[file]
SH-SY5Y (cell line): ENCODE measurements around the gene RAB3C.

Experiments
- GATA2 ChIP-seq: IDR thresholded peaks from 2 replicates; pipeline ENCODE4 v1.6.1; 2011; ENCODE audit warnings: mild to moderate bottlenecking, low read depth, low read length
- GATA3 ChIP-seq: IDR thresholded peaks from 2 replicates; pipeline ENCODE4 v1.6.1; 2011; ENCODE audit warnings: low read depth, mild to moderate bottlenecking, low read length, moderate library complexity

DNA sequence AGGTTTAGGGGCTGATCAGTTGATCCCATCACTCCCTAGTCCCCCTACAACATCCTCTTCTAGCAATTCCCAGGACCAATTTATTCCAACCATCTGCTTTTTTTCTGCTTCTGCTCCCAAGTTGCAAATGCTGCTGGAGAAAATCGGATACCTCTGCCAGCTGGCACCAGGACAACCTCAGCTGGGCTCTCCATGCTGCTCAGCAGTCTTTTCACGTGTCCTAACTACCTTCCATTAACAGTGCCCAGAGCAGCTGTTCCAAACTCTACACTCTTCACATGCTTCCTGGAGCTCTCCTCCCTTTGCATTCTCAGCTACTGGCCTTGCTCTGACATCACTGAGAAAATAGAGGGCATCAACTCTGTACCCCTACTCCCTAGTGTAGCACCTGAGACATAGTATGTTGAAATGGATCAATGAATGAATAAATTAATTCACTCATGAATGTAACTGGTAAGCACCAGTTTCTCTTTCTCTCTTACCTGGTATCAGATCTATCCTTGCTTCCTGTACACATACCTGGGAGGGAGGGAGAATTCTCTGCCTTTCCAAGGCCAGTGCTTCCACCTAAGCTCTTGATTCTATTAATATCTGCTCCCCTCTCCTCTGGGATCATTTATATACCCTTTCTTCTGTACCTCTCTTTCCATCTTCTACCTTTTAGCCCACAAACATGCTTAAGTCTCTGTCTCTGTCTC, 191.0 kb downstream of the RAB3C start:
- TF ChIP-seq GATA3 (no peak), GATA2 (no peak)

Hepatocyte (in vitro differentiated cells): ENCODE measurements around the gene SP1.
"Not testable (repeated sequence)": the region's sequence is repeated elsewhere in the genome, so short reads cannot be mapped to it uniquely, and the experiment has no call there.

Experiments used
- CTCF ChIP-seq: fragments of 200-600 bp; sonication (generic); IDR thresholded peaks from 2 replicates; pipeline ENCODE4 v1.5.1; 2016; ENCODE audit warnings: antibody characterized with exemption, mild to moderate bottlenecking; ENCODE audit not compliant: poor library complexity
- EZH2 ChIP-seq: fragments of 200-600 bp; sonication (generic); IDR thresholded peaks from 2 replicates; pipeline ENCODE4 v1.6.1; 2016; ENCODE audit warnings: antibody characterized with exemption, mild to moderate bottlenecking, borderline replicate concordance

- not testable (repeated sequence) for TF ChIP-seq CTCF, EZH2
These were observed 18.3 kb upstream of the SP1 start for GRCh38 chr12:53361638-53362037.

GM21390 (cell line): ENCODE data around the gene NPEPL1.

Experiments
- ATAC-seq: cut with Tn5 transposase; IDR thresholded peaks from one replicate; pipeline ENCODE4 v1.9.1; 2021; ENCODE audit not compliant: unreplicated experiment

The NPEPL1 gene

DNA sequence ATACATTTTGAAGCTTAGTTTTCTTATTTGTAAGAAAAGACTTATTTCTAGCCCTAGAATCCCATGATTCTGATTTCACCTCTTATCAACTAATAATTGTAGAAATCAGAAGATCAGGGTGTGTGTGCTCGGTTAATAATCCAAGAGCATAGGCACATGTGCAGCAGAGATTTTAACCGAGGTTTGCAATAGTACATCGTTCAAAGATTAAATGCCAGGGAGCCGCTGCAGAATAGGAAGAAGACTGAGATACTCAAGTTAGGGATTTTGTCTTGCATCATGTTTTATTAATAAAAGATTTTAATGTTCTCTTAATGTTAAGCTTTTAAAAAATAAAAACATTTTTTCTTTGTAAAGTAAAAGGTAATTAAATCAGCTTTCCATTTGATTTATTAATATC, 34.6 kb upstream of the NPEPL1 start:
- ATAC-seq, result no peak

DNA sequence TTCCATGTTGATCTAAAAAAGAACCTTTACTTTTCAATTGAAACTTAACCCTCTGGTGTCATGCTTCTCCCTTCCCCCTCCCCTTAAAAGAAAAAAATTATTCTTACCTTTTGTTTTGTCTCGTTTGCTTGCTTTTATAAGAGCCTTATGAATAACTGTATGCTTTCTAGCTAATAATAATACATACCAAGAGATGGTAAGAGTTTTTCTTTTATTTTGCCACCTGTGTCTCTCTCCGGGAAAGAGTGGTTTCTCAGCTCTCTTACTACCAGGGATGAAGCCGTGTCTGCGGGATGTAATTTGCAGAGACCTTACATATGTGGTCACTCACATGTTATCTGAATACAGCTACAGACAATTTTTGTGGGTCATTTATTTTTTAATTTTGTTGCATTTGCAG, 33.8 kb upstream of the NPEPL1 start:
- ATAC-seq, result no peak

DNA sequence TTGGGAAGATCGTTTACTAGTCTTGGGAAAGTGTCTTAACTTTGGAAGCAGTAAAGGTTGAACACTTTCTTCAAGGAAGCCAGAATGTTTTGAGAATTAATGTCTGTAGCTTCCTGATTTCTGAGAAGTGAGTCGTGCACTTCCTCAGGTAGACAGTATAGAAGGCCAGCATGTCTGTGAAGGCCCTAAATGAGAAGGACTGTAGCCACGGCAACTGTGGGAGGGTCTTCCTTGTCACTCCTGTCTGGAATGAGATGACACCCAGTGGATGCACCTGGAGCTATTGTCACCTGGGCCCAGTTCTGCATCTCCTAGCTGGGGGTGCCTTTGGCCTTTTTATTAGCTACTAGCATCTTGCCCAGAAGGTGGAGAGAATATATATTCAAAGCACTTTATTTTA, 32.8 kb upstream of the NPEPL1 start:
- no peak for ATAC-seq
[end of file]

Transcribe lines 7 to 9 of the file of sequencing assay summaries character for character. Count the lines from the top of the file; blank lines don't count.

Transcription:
Hepatocyte (in vitro differentiated cells): ENCODE measurements around the gene SP1.
"Not testable (repeated sequence)": the region's sequence is repeated elsewhere in the genome, so short reads cannot be mapped to it uniquely, and the experiment has no call there.

Experiments used